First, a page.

Article

NTSB Report: Fatal accident under pilotage in Galveston, Texas (Jan 2020)


by NTSB National Transportation Safety Board - published on 5 November 2021 258 -

Report by NTSB - National Transportation Safety Board. Picture by USCG

WASHINGTON (Nov. 4, 2021) — The National Transportation Safety Board issued Marine Accident Brief 21/21 Thursday for its investigation​ of the Jan. 14, 2020, fatal collision of the tanker Bow Fortune and commercial fishing vessel Pappy’s Pride near Galveston, Texas.

The Bow Fortune was transiting inbound in the Outer Bar Channel while Pappy’s Pride was transiting outbound. The two vessels collided in dense fog and the fishing vessel capsized and sank. Three of the four crewmembers aboard the fishing vessel died. One crewmember sustained serious injury. There were no injuries to the pilot or crew of 28 on board the Bow Fortune. A surface sheen of diesel was reported. The fishing vessel was a total loss valued at $575,000.

Prior to the collision, the pilot of the Bow Fortune used VHF radio to hail the Pappy’s Pride three times and the Bow Fortune sounded two danger signals. The Pappy’s Pride’s captain had radar, automatic radar plotting aid and electronic charts onboard capable of showing the automatic identification system (AIS) information of nearby vessels. The Pappy’s Pride AIS history showed that the captain made multiple course changes, indicating he was actively steering; however, the Pappy’s Pride did not reply to any of the radio calls or danger signals.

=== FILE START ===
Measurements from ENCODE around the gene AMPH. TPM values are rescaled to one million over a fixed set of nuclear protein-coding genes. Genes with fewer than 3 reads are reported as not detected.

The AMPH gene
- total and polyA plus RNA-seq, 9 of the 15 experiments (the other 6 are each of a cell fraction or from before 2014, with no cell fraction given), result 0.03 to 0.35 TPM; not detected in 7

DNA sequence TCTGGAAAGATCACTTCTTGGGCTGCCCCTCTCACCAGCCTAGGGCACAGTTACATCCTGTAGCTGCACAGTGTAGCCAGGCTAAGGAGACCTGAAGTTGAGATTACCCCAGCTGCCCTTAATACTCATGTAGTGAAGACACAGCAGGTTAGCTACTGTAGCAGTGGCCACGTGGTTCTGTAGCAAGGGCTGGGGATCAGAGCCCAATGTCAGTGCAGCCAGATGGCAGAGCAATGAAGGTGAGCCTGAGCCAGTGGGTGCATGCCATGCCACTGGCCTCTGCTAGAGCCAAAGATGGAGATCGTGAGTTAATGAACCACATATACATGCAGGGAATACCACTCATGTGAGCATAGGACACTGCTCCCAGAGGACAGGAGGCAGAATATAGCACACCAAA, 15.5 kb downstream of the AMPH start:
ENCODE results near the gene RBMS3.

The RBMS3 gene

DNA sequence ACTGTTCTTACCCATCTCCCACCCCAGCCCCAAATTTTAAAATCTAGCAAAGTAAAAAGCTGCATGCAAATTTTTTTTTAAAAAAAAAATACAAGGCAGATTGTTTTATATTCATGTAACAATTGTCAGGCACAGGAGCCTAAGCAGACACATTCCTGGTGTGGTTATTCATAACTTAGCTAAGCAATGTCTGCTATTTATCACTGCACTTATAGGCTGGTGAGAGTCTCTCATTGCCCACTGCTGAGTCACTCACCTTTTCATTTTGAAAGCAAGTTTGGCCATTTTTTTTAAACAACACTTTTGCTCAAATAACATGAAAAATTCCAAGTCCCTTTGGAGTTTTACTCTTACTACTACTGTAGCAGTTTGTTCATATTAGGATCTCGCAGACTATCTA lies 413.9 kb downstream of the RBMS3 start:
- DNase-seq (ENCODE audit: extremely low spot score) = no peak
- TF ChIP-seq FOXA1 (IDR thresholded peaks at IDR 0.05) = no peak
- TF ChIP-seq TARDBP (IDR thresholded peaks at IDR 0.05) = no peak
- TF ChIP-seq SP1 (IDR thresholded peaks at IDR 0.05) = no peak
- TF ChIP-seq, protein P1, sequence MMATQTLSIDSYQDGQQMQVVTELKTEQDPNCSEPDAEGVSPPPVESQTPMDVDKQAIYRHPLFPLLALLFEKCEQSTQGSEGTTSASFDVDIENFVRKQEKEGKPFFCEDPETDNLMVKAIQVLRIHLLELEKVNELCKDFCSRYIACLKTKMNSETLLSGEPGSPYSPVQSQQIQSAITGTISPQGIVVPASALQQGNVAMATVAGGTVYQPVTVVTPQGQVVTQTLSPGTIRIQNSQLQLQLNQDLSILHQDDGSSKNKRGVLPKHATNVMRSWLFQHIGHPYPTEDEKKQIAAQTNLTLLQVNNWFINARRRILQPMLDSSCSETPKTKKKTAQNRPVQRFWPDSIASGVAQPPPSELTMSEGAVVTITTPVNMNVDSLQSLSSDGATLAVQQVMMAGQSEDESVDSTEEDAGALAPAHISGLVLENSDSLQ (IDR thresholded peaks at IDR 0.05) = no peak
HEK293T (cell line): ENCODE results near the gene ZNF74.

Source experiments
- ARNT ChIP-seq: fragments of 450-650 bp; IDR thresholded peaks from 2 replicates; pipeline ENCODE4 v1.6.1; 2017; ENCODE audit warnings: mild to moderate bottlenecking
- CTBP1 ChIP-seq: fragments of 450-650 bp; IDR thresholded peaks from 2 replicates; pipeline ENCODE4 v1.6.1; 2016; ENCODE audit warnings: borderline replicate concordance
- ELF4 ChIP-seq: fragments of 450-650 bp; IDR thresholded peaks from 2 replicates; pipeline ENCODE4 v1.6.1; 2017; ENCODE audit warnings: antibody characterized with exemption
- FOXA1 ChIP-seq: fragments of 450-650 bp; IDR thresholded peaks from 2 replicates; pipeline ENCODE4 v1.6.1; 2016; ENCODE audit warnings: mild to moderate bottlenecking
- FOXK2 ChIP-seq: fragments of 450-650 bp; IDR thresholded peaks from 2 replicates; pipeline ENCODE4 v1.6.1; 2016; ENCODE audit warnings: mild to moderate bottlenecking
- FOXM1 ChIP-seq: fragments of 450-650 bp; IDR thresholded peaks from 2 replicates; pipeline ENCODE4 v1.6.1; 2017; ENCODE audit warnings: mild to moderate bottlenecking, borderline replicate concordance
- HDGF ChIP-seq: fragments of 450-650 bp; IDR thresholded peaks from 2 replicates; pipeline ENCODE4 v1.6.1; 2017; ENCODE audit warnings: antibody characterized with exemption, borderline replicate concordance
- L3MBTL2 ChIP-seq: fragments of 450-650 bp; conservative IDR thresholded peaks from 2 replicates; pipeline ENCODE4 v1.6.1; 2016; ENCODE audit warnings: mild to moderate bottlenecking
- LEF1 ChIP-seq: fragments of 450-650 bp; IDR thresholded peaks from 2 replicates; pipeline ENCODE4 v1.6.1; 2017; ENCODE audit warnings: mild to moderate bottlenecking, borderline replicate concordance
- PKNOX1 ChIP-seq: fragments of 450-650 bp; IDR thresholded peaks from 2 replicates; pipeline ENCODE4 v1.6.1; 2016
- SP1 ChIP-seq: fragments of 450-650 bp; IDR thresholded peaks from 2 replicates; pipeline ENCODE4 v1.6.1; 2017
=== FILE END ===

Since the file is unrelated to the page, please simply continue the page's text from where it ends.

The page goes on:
Investigators determined the probable cause of the collision was the captain of the Pappy’s Pride’s outbound course toward the ship channel, which created a close quarters situation in restricted visibility. Contributing to the collision was the lack of communication from the captain of the Pappy’s Pride.

“Early communication can be an effective measure in averting close quarters situations,” the report said. “The use of VHF radio can help to dispel assumptions and provide operators with the information needed to better assess each vessel’s intentions.”

To report an incident/accident or if you are a public safety agency, please call 1-844-373-9922 or 202-314-6290 to speak to a Watch Officer at the NTSB Response Operations Center (ROC) in Washington, DC (24/7).
The full NTSB report is available from now.

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JE
Javier Etchegaray Argentina
on 8 November 2021, 22:54 UTC

The Rules of the Road don't speak about VHF calls... They tell you about sound reglamentary signals with fog. Sorry, but pilot legal mistake...
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